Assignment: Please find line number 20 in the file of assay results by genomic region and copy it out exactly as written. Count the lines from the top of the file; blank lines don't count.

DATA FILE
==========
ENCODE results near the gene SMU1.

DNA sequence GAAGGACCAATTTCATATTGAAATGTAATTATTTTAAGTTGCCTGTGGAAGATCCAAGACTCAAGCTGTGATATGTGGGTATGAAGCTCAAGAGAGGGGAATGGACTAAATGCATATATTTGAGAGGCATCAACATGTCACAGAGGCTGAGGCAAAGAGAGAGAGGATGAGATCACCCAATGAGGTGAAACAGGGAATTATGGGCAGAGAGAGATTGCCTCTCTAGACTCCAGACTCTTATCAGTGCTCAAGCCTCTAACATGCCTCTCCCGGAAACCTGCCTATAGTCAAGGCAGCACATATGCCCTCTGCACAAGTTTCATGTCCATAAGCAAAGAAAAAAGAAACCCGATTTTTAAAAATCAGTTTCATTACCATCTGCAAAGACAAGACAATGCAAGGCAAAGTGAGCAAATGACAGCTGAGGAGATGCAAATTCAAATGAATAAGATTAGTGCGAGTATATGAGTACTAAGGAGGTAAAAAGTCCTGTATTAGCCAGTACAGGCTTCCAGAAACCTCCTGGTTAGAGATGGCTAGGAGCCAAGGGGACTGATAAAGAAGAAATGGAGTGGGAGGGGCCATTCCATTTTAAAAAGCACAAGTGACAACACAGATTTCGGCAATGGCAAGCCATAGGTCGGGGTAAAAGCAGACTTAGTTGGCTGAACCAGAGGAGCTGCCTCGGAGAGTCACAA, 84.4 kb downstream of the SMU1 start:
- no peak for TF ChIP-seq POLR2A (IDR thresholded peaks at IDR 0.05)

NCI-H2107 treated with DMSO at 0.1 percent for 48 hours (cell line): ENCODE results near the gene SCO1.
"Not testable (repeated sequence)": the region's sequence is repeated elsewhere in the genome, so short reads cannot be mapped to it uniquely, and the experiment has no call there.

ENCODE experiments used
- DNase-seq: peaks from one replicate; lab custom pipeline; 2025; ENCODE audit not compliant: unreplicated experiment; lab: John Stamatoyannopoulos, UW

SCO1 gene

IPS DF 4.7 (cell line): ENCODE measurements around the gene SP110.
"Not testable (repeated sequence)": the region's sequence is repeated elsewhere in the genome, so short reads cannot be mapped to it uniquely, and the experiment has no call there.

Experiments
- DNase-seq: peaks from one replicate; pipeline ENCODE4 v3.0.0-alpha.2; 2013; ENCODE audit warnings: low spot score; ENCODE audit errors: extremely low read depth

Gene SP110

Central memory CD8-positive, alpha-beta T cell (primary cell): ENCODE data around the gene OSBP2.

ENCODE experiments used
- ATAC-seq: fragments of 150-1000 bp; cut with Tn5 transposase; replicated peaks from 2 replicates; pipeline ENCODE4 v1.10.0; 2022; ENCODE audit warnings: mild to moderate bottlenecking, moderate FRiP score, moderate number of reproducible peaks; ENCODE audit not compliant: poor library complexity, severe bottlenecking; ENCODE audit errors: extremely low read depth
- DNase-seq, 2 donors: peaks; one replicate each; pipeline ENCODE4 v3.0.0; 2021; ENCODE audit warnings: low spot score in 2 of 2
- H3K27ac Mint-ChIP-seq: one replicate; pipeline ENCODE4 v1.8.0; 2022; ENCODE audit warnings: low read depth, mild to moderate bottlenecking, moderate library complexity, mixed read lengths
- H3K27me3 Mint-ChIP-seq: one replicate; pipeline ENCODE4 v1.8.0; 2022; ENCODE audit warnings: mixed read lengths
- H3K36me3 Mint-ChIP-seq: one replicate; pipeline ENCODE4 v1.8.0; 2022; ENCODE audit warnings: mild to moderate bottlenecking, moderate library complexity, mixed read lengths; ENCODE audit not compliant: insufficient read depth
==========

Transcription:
- H3K36me3 Mint-ChIP-seq: one replicate; pipeline ENCODE4 v1.8.0; 2022; ENCODE audit warnings: mild to moderate bottlenecking, moderate library complexity, mixed read lengths; ENCODE audit not compliant: insufficient read depth